Victoria L. Rovine Indiana University Press ePub

You come from afar, you have brought lots of clothes, everyone sings your praises, the best clothes come from Accra, and the person who wears them is the best.

—Dogon song, documented by Isaie Dougnon

A tilbi is more than a boubou.

—Baba Djitteye, embroiderer, Timbuktu, 23 July 2008

In a single region in Mali, two styles of men’s dress embody diverse forms of social status, attitudes toward innovation and perpetuation of past practices, and sources of stylistic inspiration. These styles, known as “Ghana boy” and “tilbi,” have in common a reliance on embroidery as a means of embodying messages, histories, and identities. Yet, these embroidered garments represent quite distinct approaches to style change, the hallmark of fashion. Neither of these sartorial innovations participates in the global fashion system, which is rooted in Western styles and methods. Instead, they offer insights into different fashion worlds, with their own histories, economies, and precedents from which they draw inspiration. Furthermore, these styles contain traces of local as well as global networks of commodities and cultures, literally made legible in the embroidered patterns and figures that adorn the garments.

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7. Kanhaiya Lal

Pravina Shukla Indiana University Press ePub

MUCH OF THE JEWELRY produced in the city of Banaras is sold at one of the four Kanhaiya Lal stores. The process of selling and buying jewelry has many similarities with the selling and buying of clothing, and some marked differences. The purchase of expensive ornaments for weddings is analogous to the purchase of fine Banarasi saris: both are selected carefully for special occasions. Everyday jewelry—inexpensive toe rings, say, or silver anklets—is bought with the casual ease of the salwar suit for daily wear. But, in general, the big difference between clothing and jewelry is that jewelry is more costly and permanent; it provides “economic security” to the owner. It can be sold quickly if a sudden need for money arises, and its expense and permanence naturally add a level of attentiveness to the process of buying it. In this chapter, we will look at the kinds of jewelry people buy, who buys it, and why; we will consider the factors governing a customer’s choice and, finally, the persuasive tactics of the salesman. Although Banaras has hundreds of commercial jewelry outlets—most of them tiny one-room shops—we will focus our attention on the largest of them, the Kanhaiya Lal franchise of stores.

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2 Heritage Folk Costume in Sweden

Pravina Shukla Indiana University Press ePub

FOLK COSTUMES IN EUROPE MATERIALIZE CULTURAL PRIDE AND resistance in the face of globalizing homogenization. Once worn as daily dress, beautiful garments have become symbols of heritage in many parts of Europe, particularly in the northwestern and eastern nations of the continent.1 Traditions of folk costume are especially robust in Scandinavia, with Norway and Sweden as the prime locations for exuberant displays of elaborate clothing, generally marked regionally by form, color, and motif.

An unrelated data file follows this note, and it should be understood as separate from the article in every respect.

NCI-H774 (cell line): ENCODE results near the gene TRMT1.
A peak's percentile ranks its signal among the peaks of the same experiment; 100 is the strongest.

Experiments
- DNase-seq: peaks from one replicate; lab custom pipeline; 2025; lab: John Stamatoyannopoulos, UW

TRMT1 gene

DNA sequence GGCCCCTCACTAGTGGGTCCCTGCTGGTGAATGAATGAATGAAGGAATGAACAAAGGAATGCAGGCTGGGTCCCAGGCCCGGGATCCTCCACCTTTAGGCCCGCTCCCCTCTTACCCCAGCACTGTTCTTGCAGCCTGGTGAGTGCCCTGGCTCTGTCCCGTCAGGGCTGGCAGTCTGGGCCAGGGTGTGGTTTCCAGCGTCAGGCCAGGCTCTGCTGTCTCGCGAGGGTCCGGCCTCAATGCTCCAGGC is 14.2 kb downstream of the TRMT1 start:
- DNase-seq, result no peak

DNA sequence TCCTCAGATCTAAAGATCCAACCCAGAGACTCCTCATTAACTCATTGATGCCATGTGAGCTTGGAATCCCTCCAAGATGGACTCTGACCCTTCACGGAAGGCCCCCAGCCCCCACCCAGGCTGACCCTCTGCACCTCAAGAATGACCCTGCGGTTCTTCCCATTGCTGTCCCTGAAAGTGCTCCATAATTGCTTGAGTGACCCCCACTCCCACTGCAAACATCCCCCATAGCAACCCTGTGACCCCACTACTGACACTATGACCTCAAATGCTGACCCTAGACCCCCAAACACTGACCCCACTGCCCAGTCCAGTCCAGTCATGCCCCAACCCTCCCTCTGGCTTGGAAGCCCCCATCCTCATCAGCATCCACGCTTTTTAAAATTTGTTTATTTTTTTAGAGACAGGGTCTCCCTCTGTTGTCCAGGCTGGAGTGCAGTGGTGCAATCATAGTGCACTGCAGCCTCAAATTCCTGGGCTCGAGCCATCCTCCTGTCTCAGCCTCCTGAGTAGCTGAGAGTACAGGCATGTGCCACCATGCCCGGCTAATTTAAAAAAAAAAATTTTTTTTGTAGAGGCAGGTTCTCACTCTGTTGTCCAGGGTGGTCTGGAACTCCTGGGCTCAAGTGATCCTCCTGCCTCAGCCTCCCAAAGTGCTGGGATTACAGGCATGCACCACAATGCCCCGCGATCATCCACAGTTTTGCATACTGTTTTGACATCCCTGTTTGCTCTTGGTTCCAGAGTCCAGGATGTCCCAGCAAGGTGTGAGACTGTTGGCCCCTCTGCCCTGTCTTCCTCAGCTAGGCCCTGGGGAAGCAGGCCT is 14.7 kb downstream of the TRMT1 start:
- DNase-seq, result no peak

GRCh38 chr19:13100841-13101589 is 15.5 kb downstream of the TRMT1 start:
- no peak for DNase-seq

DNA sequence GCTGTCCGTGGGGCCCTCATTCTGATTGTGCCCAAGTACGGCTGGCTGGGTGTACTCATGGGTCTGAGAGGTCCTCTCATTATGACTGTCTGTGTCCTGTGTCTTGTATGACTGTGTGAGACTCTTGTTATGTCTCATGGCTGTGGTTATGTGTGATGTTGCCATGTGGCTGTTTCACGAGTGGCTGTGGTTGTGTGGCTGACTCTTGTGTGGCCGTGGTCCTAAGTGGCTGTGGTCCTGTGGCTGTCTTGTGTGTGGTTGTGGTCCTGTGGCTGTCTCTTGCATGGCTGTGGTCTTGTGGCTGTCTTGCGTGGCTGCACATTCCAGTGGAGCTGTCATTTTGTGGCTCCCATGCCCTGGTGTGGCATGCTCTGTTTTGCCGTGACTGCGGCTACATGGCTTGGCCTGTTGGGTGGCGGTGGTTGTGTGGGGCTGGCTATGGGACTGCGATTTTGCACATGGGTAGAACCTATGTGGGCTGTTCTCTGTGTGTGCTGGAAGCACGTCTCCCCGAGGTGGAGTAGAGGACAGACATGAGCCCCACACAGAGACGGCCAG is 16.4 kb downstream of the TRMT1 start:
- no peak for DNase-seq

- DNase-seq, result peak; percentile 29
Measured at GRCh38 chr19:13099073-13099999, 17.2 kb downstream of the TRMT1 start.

Afro-Brazilian carnival costumes developed out of a historic clash of cultures in a new locale, a place of imperialistic expansion, colonialism, slavery, and prejudice. By contrast, regional costumes in Sweden are set comfortably in place. Their journey has carried them forward in time, most notably in the parish of Leksand in the province of Dalarna, which has become the core of Swedish resistance and preservation of folk costume. The goal has been the maintenance of heritage through the purposeful acts of committed individuals: artists, museum professionals, church authorities, craft teachers, musicians, and local culture brokers. Through willed actions, the costume communicates aesthetics, identity, and community. The tradition of Swedish folk costume in Leksand is spearheaded by one extraordinary individual: Kersti Jobs-Björklöf. In this chapter Kersti teaches us about her famous costume: white linen blouse, laced bodice, wool skirt, and an assortment of colorful aprons.

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Introduction Special Clothing for Extraordinary Contexts

Pravina Shukla Indiana University Press ePub

IT IS THE THIRD OF JULY, AND TENS OF THOUSANDS OF PEOPLE ARE gathered on a farm just outside of Gettysburg, Pennsylvania. A young couple walks by, wearing matching T-shirts: his says “Civil War Nut’s Husband”; hers reads “Civil War Nut’s Wife.” A man in baggy khaki shorts has a T-shirt that reads “Fort Bragg FIRE Emergency Services”; his companion sports a baseball cap that says “U.S. Army.” A little boy is dressed as a Union soldier, in blue pants and shirt, a kepi on his head, with a yellow cavalry sash tied at his waist, proudly carrying a toy infantryman’s rifle. On Sutler’s Row, at the photography studio, a young man poses in a wool Union uniform, indistinguishable from a real one except that it is open in back and fastened with long ties. At the Activities Tent a camera crew awaits, every man clad in shorts, sunglasses, bandanas on their heads, with large laminated “Press” badges dangling from their vests. Outside the tent stands an elegant bearded man in an impeccably tailored, pale gray uniform. He has come from upstate New York to address the crowd in the role of General Robert E. Lee. All of these people express their identities by what they wear.1